Tim Dolan of Broadway Up Close and his crew of tour guides are back on the sidewalks, catering to a growing number of visitors.
After 14 months away, authorized performers returned to train platforms to play for a reduced ridership.
The police said Farrakhan Muhammad opened fire during an argument with his brother, shooting bystanders including a 4-year-old girl.
The contenders said the episode was emblematic of a growing crime problem and moved quickly to describe how they would address the issue.
Rising concerns over crime have led candidates to issue strong appeals for public safety, less than a year after the city was under pressure to defund the police.
Eric Adams and Andrew Yang, among the front-runners in the New York City mayor’s race, said the shooting underlined the importance of public safety.
The police said that the child and two other victims, both women, were expected to survive.
For decades, the producer has cultivated and castigated people at all levels of entertainment. Now his past is catching up with him.
Akayed Ullah, who detonated a pipe bomb in a crowded subway tunnel near Times Square in the name of ISIS in 2017, became radicalized online.
Incredibly, we have all worked remotely for a year. But I’m homesick for our office.
It built New York City. One writer on why, no matter the cost, the city must rebuild it to survive.
Students who signed up for in-person learning can go back later this month, and all students can resume sports.
The architect David Adjaye spurred a painstaking re-creation of a doomed artwork for its new home — and added a homage to the union’s place in social justice history.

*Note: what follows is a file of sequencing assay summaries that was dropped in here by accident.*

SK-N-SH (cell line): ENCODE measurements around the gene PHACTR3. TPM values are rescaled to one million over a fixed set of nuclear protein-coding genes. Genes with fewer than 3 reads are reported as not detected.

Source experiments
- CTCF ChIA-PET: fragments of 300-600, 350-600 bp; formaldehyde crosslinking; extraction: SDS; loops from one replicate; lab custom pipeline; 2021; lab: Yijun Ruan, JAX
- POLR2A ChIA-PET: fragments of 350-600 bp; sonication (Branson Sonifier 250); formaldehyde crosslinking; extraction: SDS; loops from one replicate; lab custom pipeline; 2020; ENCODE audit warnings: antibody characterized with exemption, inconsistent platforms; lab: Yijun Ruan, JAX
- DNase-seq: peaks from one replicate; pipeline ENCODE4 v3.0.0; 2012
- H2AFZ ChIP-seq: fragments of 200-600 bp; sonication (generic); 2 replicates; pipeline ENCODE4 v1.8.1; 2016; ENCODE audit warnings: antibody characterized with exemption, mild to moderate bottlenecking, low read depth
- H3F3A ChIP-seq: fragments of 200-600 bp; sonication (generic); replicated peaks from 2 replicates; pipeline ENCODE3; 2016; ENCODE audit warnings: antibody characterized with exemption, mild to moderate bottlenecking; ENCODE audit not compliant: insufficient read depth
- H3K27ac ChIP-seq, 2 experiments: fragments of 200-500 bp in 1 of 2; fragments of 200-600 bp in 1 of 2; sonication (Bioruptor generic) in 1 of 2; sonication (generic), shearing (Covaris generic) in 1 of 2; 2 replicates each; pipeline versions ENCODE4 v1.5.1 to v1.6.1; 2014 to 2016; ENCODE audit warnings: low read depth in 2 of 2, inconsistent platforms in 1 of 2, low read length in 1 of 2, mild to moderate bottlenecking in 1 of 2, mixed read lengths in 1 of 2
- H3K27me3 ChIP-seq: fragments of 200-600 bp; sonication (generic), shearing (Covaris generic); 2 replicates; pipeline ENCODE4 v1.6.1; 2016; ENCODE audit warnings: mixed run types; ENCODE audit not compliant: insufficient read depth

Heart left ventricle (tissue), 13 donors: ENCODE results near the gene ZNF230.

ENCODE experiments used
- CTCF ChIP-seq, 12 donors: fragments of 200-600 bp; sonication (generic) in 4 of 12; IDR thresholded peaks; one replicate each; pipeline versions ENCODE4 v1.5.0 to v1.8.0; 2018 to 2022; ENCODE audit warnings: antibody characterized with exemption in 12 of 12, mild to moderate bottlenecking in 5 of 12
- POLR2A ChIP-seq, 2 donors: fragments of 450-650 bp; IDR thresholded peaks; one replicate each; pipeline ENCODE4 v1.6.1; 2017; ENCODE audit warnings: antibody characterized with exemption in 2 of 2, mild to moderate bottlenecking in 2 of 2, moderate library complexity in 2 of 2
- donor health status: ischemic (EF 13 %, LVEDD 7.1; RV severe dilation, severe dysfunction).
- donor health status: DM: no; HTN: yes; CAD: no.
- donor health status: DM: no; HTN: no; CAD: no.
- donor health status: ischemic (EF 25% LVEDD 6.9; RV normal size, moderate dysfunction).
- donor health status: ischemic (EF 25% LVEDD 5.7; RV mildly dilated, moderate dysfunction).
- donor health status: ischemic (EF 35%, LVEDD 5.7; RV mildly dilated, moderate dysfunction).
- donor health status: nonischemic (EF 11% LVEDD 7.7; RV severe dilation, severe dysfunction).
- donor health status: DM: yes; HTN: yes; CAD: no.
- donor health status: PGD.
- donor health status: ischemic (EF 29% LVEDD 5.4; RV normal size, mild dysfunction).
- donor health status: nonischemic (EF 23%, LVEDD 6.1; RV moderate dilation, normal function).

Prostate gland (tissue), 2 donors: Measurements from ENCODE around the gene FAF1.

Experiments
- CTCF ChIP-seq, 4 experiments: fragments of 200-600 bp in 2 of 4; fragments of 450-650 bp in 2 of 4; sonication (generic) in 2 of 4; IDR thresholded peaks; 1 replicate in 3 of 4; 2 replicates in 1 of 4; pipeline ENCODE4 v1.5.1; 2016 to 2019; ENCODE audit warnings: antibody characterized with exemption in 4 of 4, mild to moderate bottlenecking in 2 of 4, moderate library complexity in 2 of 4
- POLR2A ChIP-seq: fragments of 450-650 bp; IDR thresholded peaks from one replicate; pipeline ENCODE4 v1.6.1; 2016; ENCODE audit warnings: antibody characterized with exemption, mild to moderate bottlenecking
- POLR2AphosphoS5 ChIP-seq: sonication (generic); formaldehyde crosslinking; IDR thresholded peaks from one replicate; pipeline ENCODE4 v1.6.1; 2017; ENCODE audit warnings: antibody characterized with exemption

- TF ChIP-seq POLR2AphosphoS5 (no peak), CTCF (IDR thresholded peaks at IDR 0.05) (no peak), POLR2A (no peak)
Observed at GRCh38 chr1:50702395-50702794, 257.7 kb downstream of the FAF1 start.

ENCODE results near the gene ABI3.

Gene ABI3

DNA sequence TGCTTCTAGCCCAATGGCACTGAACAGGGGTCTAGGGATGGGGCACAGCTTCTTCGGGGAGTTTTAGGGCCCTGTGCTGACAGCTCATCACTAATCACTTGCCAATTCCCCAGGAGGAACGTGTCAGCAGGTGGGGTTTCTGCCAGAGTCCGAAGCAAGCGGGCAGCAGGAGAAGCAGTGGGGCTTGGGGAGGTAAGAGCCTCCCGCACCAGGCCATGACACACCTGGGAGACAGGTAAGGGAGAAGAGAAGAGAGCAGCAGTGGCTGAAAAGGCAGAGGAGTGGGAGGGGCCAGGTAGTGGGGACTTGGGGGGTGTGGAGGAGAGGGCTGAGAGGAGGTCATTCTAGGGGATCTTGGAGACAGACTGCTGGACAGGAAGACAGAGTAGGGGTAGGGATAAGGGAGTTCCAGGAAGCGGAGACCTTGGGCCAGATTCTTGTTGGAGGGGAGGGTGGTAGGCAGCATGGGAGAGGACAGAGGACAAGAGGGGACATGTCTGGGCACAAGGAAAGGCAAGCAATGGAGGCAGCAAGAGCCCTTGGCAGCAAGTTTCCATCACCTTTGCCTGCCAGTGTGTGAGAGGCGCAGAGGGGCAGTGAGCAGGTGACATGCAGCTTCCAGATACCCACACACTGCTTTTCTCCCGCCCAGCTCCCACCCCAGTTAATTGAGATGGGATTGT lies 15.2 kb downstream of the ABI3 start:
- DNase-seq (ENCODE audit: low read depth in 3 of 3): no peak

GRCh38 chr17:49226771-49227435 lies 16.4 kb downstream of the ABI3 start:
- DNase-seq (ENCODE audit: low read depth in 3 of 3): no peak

His restaurant Joe Allen and another he opened next door, Orso, have been popular hangouts for celebrities and celebrity-watchers and the flagships of an international empire.
Gov. Andrew M. Cuomo said the virus “holiday surge” was beginning to recede, which meant that relaxed restrictions were being considered.
New Year’s Eve was mellow for most New Yorkers, and Times Square was practically empty. But some could not resist the lure of a big night out.
“There’s some pieces of normalcy that I don’t really want back,” said one New Yorker. “Our normal wasn’t always ideal.”
Celebrations will be muted as 2020 finally comes to an end, but they will bring much-needed touches of grace.
In a typical year, shots of raucous parties from around the world dominate news programming. This year, the networks had to get more creative.
The year that seemed to drag on forever is finally coming to an end.
For the first time in decades, Times Square will be closed to the public on New Year’s Eve. Instead, dozens of frontline workers and their families will be honored with spots near the stage.
Wednesday’s snowstorm in New York City will be the biggest in recent years. Many New Yorkers were planning to stay home anyway.
The Year in Pictures project is an annual celebration of photojournalism. In 2020, photographers were living what they captured.
The throngs of visitors have disappeared from New York City’s famous neighborhood, and there is an eeriness to the emptiness.
The opportunity to stage “Black Magic” in Times Square “was a great proposition to do something transgressive,” said the artist Rashaad Newsome.
Back in 1904, all you had to do to learn the outcome was stick your head out your window.
Election officials won’t immediately begin counting mail-in ballots. That means the final tallies in races might not be known for days.
Robin Frohardt has turned a vacant space in Times Square into a colorful installation that slyly doubles as an eco-warning. Puppets have their moment, too.
A virtual tour looks at the legal battles and innovations behind 42nd Street. Our critic chats with the Harvard professor Jerold S. Kayden.
A fighter, trainer, cutman and manager, he once owned both a bar and a gym. Only the bar survives. He died of coronavirus complications.
“Every day you go in and you’re like, ‘Can I do this for one more day?’’’ a nurse from North Carolina said.
Broadway was booming. Then the coronavirus turned New York’s theater district into a ghost town.
With assists from Shepard Fairey and Maira Kalman, graphic designers and illustrators are creating striking visual messages of safety and gratitude.